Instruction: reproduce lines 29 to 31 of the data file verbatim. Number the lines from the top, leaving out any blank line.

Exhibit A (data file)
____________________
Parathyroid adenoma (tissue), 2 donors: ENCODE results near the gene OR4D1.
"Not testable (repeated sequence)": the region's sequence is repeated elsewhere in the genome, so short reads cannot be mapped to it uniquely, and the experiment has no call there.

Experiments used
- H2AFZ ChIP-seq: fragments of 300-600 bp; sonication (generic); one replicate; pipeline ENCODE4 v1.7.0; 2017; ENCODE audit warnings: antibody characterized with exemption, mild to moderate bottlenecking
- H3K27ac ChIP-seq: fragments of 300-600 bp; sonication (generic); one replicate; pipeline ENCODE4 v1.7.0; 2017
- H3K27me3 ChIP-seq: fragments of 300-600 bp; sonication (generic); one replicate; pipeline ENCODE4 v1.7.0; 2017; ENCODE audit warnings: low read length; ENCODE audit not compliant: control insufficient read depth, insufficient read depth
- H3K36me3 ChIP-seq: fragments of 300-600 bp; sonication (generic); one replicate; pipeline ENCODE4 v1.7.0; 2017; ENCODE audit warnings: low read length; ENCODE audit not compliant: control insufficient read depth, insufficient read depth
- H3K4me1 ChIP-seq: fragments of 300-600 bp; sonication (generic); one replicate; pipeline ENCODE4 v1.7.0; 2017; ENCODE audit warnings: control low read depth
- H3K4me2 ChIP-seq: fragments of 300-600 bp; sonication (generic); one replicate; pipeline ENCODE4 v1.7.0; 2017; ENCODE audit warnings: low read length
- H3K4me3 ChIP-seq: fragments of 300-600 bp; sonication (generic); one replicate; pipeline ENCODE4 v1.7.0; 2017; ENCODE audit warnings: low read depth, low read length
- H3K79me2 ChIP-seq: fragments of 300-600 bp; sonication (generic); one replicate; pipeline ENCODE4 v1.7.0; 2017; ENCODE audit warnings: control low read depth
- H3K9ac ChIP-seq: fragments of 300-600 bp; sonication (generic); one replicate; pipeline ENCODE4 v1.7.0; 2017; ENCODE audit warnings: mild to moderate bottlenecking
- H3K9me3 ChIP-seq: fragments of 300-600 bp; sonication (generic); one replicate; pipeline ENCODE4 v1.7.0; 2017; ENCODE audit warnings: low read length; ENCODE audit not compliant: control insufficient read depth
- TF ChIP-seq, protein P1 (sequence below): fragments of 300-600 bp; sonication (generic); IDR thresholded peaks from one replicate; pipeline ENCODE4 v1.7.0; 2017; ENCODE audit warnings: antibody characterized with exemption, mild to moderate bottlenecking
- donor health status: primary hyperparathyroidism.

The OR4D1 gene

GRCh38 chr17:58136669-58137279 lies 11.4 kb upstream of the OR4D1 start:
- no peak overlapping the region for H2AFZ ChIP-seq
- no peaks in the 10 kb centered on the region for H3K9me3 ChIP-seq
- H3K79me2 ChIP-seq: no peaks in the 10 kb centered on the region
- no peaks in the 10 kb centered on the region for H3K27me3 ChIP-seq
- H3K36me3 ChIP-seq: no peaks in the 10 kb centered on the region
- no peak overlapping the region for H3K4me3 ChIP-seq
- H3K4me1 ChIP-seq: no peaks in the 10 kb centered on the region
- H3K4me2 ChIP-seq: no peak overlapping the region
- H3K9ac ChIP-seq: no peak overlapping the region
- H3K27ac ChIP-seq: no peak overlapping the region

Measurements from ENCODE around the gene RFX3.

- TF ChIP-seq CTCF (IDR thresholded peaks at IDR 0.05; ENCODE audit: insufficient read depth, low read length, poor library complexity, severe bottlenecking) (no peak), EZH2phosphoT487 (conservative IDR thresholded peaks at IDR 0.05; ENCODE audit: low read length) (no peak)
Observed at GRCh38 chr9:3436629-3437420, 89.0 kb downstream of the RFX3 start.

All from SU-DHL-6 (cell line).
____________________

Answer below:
- TF ChIP-seq CTCF (IDR thresholded peaks at IDR 0.05; ENCODE audit: insufficient read depth, low read length, poor library complexity, severe bottlenecking) (no peak), EZH2phosphoT487 (conservative IDR thresholded peaks at IDR 0.05; ENCODE audit: low read length) (no peak)
Observed at GRCh38 chr9:3436629-3437420, 89.0 kb downstream of the RFX3 start.

All from SU-DHL-6 (cell line).